Article Link:The Toronto Star
OTTAWA--Heartened and emboldened by Canada's new anti-abortion stand on foreign aid, thousands of pro-life campaigners flooded in unprecedented numbers to Parliament Hill on Thursday, daring to hope that Prime Minister Stephen Harper's government will take further steps against abortion at home as well as abroad.
The debate that Harper says he doesn't want to reopen in Canada arrived literally on his doorstep on Thursday, with high spirits and demands for the Conservative government to do much more to discourage abortion in this country.
Around 15,000 pro-life campaigners, clearly buoyed by what they see as last month's victory on the foreign-aid front, cheered loudly when numerous speakers talked about the next steps in what one called bringing a "culture of life" to Canada.
"We would like some more courage to do something more in Canada in defence of the unborn," Cardinal Marc Ouellette, of Quebec City, told the crowd.
Ouellette minced no words in explaining later what he would like Harper to do next: "Reopen the discussion in Canada about this judicial void; there is absolutely no protection for the unborn," Ouellette told reporters. "The next step should be a reopening of discussion about the legal situation of abortion in Canada."
Some U.S. pro-life advocates were also on hand on Parliament Hill on Thursday, congratulating Canada for putting in place a foreign-aid policy against abortion that has been championed by Republican presidents, but repealed by President Barack Obama.
"These are tangible, visible threads½ we are moving toward a culture of life in Canada," said Carl Anderson, a former adviser to U.S. president Ronald Reagan as well as to the Vatican.
"Under President (George W.) Bush, we had the Mexico City policy, which prohibited exporting abortion. As you know, with President Obama, he repealed that policy," Janet Morana, founder of a pro-life group called Silent No More, told reporters in Ottawa on Thursday morning.
"And so we're very pleased to see that Canada is taking that pro-life stance, meaning they're not going to export dollars overseas for abortion."
The rally was a kickoff to what's called the annual March of Life and organizers of this year's effort boasted that the strength of the crowds and the cause is rapidly growing in Canada. Some long-time participants said that this year's turnout was by far the best ever for an anti-abortion rally on Parliament Hill.
The noisy presence was heartily encouraged by the politicians who spoke at the event - a sharp contrast from the advice to "shut the f--- up" that Conservative senator Nancy Ruth gave recently to a group of aid advocates looking for ways to oppose Harper's decision to block support for abortion in Canadian foreign aid. No one was asking for silence or patience from the massive group on Parliament Hill on Thursday.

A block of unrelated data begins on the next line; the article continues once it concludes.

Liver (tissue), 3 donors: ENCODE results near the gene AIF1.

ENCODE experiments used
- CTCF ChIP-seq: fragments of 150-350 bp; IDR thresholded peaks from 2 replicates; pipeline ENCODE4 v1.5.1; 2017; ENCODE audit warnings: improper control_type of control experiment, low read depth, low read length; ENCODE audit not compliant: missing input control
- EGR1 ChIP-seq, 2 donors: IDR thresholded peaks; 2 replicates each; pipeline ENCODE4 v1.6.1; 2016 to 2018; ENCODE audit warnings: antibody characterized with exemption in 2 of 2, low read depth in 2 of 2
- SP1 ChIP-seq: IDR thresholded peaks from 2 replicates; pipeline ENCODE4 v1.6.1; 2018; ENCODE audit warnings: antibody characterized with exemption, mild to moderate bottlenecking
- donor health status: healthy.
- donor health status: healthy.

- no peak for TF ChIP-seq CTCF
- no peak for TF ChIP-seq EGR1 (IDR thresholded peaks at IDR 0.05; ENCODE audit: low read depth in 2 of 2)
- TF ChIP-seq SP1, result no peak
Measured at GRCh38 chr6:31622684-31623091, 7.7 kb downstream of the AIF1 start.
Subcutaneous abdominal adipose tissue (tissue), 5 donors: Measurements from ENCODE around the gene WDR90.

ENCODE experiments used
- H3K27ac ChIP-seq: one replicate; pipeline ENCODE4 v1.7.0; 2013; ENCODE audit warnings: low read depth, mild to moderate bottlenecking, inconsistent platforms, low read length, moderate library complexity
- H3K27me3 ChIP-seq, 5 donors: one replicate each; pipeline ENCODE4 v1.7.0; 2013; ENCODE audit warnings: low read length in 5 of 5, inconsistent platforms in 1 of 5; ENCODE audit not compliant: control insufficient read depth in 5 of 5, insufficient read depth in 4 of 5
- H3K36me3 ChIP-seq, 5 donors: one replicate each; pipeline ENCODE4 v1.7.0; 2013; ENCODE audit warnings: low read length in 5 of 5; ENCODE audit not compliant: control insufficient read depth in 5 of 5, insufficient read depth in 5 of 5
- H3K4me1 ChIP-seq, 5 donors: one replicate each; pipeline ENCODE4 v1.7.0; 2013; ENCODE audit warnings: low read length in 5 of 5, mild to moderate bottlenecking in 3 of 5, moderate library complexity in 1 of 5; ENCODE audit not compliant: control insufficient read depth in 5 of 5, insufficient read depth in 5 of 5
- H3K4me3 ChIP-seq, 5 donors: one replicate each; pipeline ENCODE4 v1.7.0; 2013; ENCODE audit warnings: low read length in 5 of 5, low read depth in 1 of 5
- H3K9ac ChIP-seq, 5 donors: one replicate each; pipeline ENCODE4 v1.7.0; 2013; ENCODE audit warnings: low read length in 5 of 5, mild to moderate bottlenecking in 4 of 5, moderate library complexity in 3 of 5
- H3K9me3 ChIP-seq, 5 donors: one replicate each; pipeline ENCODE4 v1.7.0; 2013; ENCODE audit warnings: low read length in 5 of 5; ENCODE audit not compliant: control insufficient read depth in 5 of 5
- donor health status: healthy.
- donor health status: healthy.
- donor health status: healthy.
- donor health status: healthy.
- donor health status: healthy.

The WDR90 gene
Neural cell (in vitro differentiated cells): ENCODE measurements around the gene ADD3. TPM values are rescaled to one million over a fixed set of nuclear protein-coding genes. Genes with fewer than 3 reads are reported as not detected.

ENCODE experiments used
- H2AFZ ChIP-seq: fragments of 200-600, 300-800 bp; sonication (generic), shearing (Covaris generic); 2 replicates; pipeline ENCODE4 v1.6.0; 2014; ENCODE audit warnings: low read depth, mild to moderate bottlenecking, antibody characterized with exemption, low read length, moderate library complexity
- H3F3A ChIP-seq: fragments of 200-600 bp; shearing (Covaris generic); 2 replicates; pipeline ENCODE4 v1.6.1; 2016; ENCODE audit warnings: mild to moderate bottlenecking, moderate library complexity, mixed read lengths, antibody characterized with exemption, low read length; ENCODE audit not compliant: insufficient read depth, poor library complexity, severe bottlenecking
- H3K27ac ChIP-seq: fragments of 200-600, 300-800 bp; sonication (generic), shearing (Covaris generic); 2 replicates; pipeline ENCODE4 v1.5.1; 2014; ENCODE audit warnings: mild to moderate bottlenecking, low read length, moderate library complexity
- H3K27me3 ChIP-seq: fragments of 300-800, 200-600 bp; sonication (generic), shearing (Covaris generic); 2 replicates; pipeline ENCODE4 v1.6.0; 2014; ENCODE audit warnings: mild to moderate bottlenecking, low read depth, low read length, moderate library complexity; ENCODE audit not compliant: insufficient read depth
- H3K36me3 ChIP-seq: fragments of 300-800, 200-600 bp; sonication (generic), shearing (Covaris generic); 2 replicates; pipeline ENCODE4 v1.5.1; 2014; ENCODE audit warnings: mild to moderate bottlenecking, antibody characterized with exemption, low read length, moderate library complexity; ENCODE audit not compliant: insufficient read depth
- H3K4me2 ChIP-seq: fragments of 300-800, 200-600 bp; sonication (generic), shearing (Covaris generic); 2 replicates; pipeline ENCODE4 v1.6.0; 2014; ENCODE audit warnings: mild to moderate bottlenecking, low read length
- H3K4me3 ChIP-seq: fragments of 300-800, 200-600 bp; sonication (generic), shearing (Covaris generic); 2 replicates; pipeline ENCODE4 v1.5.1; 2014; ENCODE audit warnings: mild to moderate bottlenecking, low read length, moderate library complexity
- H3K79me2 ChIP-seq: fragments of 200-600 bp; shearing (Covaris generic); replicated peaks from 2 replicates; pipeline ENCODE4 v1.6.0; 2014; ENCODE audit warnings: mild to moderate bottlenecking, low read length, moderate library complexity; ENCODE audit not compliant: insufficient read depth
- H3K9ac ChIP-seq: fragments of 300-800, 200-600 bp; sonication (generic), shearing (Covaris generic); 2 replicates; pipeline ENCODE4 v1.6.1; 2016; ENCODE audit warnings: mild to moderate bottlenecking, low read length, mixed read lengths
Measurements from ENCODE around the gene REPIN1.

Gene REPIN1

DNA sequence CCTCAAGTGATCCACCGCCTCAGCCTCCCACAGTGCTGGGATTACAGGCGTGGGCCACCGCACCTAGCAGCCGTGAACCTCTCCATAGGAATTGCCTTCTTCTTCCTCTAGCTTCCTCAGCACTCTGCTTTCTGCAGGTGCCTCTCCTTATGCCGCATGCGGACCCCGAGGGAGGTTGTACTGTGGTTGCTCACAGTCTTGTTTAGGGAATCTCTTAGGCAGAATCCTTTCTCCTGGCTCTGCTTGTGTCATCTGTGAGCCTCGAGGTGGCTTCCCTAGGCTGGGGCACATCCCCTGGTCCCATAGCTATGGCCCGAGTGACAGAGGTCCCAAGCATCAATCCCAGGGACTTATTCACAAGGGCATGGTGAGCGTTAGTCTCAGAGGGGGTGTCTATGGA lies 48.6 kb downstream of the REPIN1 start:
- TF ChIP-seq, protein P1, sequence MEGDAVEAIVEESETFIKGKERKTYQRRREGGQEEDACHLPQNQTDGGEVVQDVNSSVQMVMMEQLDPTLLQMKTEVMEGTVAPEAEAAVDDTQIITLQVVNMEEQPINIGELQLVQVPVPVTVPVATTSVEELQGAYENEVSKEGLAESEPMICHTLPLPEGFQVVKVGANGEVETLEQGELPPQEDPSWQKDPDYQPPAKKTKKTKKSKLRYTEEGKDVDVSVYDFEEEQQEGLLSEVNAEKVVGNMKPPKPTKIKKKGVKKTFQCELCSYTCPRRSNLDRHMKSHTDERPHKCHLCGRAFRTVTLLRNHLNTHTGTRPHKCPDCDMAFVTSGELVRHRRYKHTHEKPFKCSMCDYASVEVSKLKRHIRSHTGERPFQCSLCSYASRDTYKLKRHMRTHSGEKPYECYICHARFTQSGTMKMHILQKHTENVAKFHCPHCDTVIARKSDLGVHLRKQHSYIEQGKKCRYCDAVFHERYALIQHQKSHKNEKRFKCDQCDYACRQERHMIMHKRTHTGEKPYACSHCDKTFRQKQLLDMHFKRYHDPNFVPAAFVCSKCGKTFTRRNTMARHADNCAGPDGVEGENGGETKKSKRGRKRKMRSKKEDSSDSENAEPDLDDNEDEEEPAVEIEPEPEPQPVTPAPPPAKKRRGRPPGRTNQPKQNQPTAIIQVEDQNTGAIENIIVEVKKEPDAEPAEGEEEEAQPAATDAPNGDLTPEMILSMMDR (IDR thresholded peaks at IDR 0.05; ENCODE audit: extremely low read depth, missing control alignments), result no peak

All together, about 20 MPs from the pro-life caucus were at the event, most Conservative, but a few Liberals too, including Paul Szabo, Gurbax Malhi and Dan McTeague. All but one of the MPs on the stage - Conservative Kelly Bock - were men. No cabinet ministers, New Democrats or Bloc Quebecois MPs took part in the rally.
Among the crowd, meanwhile, were hundreds and hundreds of young students, bused in by their Catholic schools all over Ontario and Quebec to take part in the event.
Elizabeth Ducklas and Akanksha Zutshi, from the Holy Name of Mary Catholic Secondary School in Brampton, for instance, were two 16-year-olds who were happy to be among the busload who made the trek this week to Parliament Hill.
"I want abortion to be illegal," said Ducklas, who added that she was pleased by the Harper government's decision to withhold foreign-aid support for abortions in developing countries. "That's a first step in the right direction."
Bruinooge says he accepts Harper's long-stated refusal to open up any debate over abortion legislation in Canada. Thursday's rally was purely for information purposes, he said.
"The goal of the pro-life movement in general is to acknowledge that the unborn have value, that they're human and we as a society need to consider their value. And I think that's a message that's beginning to come out," Bruinooge said.
He would not comment, however, on whether the movement has gained strength because the increasing clout of the Christian right in Canada, as asserted in a newly released book, The Armageddon Factor, by Canadian journalist Marci MacDonald.
"In our country there's a number of faith groups ½ there's Sikhs, Hindus that have many similar philosophical viewpoints to Christians, and I think that many people, from various theological communities, suggest various ideas that I think are important to public policy," Bruinooge said. "On the life issues, I know that not only are Christians generally supportive of pro-life politics, but I know Sikhs, Hindus, Buddhists are as well."
At the rally, Bruinooge particularly singled out the two Sikh MPs who turned out on stage: Liberal MP Gurbax Malhi and Conservative MP Tim Uppal.